<3:00 P. M. Group 1, girls, Franklin
vs Waynesville i
4:00 P. M. Group 2, boys, Sylva vs.
7:30 P. M. Group 2, girls, Almond
8:30 P. M. Group 3, boys, S. C. I.
/ Vv ]
10:00 A M. Group 4, boys, Qualla vs.
3:00 P. M. Group 3, girls, 8. C. I. vs
4:00 P. M. Group 5, boys, Franklin
vs. winner in group 1.
7:30 P. M. Group 4, girls, winners
in 1 and 2.
8:30 P. M. Group 6, boys, winners
in 3 and 4.
3:00 P. M. Group 7, boys, winners
in 4 and 5.
7:30 P. M. Group 5, girls finals,
winners in 6 and 7. . >
0. S. N. OPENS FURTH QUARTER
Cuilowhee State Normal opened the
Fourth Quarter with the largest en
rollment in the history of the school.
A large number of teachers of the
six month's schools, having dosed
their schools, are taking advantage
of the spring quarter at Cullowhsc,
and largely increased tbe enrollment.
GOV. DOMINATED THE ASSEMBLY
CAPTURE STORE ROBBER
Anual Wheeler was taken into cus
tody, Tuesday morning by Sheriff
Cannon and charged with the rob
bery of Monteith and Son's store.
When Mr. Monteith went to his store
Tuesday morning, lie found that
thieves had bored a hole through the
underpinning, and through the floor
of the building and had taken a
quantity of merchandise during the
night. The sheriff was notified and
with deputies, got on the trail. They
learned that a man had sold a pair
of women's shoes to a negro work
man at the Sylva Tanning Company's
plant, early in the morning and had
departed in the direction of Asheville.
The officers, Mr. Monteith and the
negro started in pursuit. Near Addie
they saw a man walking toward
Asheville and the negro immediately
recognized him as the mum who had
sold the pair of shoes. The sheriff
drove up even with the pedestrian
and kindly offered him a ride, which
Wheeler accepted. When he got into
the car, he was charged with the
store breaking, and upon search of
his suit case, a number of articles,
which Mr. Monteith identified as bt
ing his property, were found.
The sheriff took Wheeler to ride,
but his destination was the Jackson
county jail instead of Asheville,
whither he was headed.
He will be given a preliminary
hearing at the next term of the re
corder's court and if probable cause
is found, will be held for the October
term of Jackson county superior
Wheeler is a young man of some
28 or thirty years, and is said to be
Equalization Board Appointed
The general assembly, as one of
its last acts, confirmed the appoint
ents made by Governor McLean, to
compose the equalization board, whose
duty it is to administer the $2,500,
000.00 equalization fund for the pub
lic schools of the state, as provided
in the acts of the general assembly.
The board is: P. H. Johnson, Eli
zabeth City, B. B. Williams, Warren
ton, F. P. Spruill Ro.cky Mount, Jas.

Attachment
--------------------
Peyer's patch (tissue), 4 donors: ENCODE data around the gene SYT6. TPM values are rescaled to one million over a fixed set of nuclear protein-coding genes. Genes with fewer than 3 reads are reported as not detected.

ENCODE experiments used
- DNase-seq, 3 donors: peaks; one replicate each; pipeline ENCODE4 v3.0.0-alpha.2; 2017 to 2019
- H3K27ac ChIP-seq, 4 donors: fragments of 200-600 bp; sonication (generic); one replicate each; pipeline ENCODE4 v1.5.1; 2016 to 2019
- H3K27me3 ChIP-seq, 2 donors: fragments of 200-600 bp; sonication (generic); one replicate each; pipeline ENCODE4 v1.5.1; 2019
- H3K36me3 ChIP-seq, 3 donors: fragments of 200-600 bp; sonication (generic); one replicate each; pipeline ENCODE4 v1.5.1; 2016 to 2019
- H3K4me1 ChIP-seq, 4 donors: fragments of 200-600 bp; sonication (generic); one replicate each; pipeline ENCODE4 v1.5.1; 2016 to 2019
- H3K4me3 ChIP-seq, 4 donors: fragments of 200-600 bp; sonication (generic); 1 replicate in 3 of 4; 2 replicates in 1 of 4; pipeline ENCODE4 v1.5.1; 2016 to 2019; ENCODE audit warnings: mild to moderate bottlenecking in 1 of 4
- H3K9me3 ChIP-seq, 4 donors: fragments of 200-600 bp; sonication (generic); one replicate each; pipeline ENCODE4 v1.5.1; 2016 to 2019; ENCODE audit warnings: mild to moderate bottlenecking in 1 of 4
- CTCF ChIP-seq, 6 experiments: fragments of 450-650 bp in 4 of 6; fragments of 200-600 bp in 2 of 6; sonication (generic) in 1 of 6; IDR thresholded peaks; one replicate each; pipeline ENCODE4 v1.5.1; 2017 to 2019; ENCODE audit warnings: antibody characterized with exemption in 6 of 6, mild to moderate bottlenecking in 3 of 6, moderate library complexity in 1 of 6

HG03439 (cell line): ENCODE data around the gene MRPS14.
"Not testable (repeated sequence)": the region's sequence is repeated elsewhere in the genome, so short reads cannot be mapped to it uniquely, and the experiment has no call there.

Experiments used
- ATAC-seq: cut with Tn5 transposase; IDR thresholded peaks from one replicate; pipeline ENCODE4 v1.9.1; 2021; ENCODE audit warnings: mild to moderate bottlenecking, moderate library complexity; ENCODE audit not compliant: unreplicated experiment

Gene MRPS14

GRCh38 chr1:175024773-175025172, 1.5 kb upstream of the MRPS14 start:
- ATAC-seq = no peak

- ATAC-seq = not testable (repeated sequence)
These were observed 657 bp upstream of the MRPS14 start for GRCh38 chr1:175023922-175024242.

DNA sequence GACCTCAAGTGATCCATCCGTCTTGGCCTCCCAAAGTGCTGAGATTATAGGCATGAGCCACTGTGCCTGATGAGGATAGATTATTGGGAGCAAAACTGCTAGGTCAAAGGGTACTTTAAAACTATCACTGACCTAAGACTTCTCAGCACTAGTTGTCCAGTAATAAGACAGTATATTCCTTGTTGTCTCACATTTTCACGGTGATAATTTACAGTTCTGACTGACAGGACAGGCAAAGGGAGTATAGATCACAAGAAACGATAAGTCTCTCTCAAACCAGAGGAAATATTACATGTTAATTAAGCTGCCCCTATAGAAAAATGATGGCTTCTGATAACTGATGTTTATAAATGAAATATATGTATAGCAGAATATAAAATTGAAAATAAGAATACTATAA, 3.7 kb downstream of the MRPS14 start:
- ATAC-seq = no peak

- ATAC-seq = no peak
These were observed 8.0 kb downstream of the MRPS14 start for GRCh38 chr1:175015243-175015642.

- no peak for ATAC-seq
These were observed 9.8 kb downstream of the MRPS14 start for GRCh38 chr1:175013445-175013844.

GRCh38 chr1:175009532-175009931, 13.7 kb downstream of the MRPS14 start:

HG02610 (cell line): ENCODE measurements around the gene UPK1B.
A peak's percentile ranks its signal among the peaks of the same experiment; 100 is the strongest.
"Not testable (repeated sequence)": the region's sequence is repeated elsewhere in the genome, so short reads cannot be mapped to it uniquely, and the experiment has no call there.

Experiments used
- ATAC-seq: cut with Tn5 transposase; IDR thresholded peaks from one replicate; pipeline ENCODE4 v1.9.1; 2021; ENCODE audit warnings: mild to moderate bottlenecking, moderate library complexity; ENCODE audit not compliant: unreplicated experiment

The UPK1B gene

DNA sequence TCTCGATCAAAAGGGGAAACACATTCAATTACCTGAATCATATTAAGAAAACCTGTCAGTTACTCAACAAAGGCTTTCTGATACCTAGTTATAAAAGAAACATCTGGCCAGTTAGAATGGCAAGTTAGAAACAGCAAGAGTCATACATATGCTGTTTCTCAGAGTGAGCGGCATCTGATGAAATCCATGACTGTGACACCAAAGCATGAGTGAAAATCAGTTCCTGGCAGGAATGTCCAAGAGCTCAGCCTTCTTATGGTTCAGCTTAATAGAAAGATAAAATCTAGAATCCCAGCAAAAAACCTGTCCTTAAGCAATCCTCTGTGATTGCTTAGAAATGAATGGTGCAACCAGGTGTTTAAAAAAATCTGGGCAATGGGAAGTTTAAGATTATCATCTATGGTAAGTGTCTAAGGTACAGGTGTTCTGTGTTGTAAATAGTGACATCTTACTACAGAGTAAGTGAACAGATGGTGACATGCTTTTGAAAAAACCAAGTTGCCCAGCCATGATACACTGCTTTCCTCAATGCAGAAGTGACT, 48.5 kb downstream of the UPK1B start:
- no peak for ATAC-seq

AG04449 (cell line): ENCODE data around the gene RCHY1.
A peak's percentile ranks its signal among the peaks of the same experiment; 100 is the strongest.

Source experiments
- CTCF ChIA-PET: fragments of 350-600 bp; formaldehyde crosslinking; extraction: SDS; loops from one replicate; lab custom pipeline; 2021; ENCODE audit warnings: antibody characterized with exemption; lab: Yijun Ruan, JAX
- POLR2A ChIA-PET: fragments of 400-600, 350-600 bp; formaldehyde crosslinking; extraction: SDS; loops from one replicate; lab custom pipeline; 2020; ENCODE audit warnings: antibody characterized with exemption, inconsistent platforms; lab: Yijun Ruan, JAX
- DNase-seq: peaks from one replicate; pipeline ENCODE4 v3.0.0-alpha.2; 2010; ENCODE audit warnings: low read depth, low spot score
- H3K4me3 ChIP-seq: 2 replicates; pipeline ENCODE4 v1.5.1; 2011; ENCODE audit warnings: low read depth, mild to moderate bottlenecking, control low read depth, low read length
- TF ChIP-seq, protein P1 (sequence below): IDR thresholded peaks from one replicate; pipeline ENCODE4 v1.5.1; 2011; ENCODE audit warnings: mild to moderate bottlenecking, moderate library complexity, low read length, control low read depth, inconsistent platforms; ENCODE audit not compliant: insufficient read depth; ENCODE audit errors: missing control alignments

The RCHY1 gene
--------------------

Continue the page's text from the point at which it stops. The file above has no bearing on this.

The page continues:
K. Norfleet, Winston-Salem, J. O
Carr, Wilmington, L. M. Blue, San
ford, R. B. Dougherty, Boone, A. E.
Wiltz, Gastonia and T. D. Bryson,
What with snow, wind and rain?
we have nothing to complain of as
long as we are (in the words of Frank
L. Stanton) "tolerable well."
Qualla folks are on the go, with
heads up an^ a broad smile. They
know that gentle spring is almost
Mrs. J. L. Ferguson is spending
awhile with relatives in Waynesville.
Mrs. Dewey Ensley of Beta, spent
the week end at Rev. W. W. Anth
ony 's. |
Messrs. J. H. and J. M Hughes
made a business trip to Sylva.
Mr. Ted Grooms who is in Bryson
Hospital is reported improving.
Mrs. J. M. Hughes and Mrs. Gol
man Kinsland visited at Mr. K.
"Mesdames W. H. Hoyle, J. H.
H. Hughes and Mr. H. G. Ferguson
were callers at Mrs. A. C. Hoyles.
Mr. and Mrs. M Hughes called
at Mr. E. S. Keener's.
Mr. G.T. Cooper and daughters,
Misses Pearl and Maud of Sylva,
stopped at Mr. H. G. Ferguson's.
Mr. and Mrs. G. A. Kinsland called
at Mr. J. M Hughes' ?v -j
Mr. and Mrs, D. M. Shuler were
visitors at Mr. S. M. Crisp's.
Miss Mary Emma Ferguson was
guest of Miss Polly Hoyle.
GENERAL ASSEMBLY ADJOURNS
The general assembly adjourned
early Wednesday morning, and the
members began immediately leaving
Raleigh for their homes.
The passage of the act providing
for the issue of boonds for the Great
Smoky Mountains National Park,
and the thirty million issue for the
highway construction fund, were the
two outstanding achievements of the
It is known more for what it didn't
do than for what it did, as numer
ous bills of state wide import, in
cluding the australian ballot act, the
amending of the absentee voters act,
eight months school term and others
Governor McLean is said to have
absolutely dominated the general as
sembly on nearly all big questions,
! If the people approve, they hare
McLean to praise. If they disapprove,
) they can blame McLean.
MARKET FOE LEADING
OASH CROPS GOOD
(By C. W. Tilson)
The cooperative cream sold by
farmers this week to Carolina Cream
ery is bringing the farmers 48 1-2
eents cash per pound of butterfat.
Remember the central collecting sta
tion will be open within next two
weeks and farmers, will deal directly
with their own creamery manager of
the Carolina Creamery. Notice of the
stations opening will come oat in
next week's issues of the papers.
The cooperative car lot poultry
sold at the car on Thursday of this
week is bringing our farmers the
following cash prices: Hens 23c.
cocks 10 cents, stags 15c. broilers 40c.
Your cooperative poultry car was
here at Sylva on Southern Railway
siding all day on Thursday, March
10th and will be here on Thursday
every two weeks from this date stat
ed. Fatten your poultry a week or
ten days on thick slop made of half!
corn meal and half wheat shorts mix- j
ed with buttermilk or water. Then
get it in as stated on Thursday of
every other week to your own coop
erative car lot sale and help to build
up and keep your own cash market.
Folks, produce what the market
wants and demands and it will sell.
Don't srrumble because something
you grow won't sell when if you had
thought a little at the right time you
would have known that you were not